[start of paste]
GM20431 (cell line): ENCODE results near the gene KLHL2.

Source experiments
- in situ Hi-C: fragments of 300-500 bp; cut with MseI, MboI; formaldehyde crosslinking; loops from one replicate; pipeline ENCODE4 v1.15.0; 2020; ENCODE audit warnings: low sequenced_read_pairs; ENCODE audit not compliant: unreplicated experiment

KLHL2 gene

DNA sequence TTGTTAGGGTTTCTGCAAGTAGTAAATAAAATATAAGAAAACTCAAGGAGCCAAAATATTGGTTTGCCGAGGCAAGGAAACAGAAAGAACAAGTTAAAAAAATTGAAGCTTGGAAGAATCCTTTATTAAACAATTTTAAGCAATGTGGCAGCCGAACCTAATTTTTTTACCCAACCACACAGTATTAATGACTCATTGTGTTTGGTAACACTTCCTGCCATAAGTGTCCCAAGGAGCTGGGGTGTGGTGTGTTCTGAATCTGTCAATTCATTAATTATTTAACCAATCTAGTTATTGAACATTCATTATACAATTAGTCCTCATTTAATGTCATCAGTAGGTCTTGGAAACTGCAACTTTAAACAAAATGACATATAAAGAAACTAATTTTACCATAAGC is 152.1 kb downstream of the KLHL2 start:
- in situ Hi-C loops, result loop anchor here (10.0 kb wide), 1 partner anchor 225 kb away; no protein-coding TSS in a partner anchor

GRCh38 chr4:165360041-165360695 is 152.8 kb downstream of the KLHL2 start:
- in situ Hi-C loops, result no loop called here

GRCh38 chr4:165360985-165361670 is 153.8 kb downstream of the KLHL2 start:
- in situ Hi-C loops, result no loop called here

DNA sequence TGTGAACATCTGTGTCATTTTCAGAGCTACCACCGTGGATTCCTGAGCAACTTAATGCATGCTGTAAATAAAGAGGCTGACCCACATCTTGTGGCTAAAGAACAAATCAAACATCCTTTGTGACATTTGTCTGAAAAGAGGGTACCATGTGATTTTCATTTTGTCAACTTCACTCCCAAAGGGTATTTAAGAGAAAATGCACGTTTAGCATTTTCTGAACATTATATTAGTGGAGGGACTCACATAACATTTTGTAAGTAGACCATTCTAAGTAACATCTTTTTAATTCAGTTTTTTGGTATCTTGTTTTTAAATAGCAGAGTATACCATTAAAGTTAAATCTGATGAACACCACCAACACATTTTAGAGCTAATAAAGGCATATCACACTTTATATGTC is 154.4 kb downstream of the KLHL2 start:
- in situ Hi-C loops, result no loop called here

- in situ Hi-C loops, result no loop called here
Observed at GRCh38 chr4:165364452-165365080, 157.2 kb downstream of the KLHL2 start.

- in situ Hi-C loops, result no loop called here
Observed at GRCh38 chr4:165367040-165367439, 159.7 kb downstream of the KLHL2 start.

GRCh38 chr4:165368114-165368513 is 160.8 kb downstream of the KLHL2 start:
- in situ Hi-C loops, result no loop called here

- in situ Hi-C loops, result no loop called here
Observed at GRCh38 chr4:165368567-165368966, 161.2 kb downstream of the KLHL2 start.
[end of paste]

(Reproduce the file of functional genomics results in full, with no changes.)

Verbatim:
GM20431 (cell line): ENCODE results near the gene KLHL2.

Source experiments
- in situ Hi-C: fragments of 300-500 bp; cut with MseI, MboI; formaldehyde crosslinking; loops from one replicate; pipeline ENCODE4 v1.15.0; 2020; ENCODE audit warnings: low sequenced_read_pairs; ENCODE audit not compliant: unreplicated experiment

KLHL2 gene

DNA sequence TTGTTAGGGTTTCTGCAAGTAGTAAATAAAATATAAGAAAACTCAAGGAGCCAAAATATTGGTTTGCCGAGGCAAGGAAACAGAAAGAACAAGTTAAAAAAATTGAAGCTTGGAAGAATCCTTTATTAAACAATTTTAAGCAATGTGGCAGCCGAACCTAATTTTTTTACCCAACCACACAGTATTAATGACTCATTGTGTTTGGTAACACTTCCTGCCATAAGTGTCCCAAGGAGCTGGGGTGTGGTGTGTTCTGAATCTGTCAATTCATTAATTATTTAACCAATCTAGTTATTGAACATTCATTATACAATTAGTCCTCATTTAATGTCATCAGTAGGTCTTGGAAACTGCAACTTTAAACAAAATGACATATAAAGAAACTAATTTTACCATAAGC is 152.1 kb downstream of the KLHL2 start:
- in situ Hi-C loops, result loop anchor here (10.0 kb wide), 1 partner anchor 225 kb away; no protein-coding TSS in a partner anchor

GRCh38 chr4:165360041-165360695 is 152.8 kb downstream of the KLHL2 start:
- in situ Hi-C loops, result no loop called here

GRCh38 chr4:165360985-165361670 is 153.8 kb downstream of the KLHL2 start:
- in situ Hi-C loops, result no loop called here

DNA sequence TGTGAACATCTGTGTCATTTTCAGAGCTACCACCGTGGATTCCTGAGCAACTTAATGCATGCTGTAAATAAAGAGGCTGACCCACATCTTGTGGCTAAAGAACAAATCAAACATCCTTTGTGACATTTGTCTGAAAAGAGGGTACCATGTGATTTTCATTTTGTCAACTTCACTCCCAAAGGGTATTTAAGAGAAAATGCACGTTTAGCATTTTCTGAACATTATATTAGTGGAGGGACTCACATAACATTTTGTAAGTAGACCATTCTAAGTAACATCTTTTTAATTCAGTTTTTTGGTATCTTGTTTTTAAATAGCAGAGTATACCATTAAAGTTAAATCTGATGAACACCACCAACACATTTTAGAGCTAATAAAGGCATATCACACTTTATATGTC is 154.4 kb downstream of the KLHL2 start:
- in situ Hi-C loops, result no loop called here

- in situ Hi-C loops, result no loop called here
Observed at GRCh38 chr4:165364452-165365080, 157.2 kb downstream of the KLHL2 start.

- in situ Hi-C loops, result no loop called here
Observed at GRCh38 chr4:165367040-165367439, 159.7 kb downstream of the KLHL2 start.

GRCh38 chr4:165368114-165368513 is 160.8 kb downstream of the KLHL2 start:
- in situ Hi-C loops, result no loop called here

- in situ Hi-C loops, result no loop called here
Observed at GRCh38 chr4:165368567-165368966, 161.2 kb downstream of the KLHL2 start.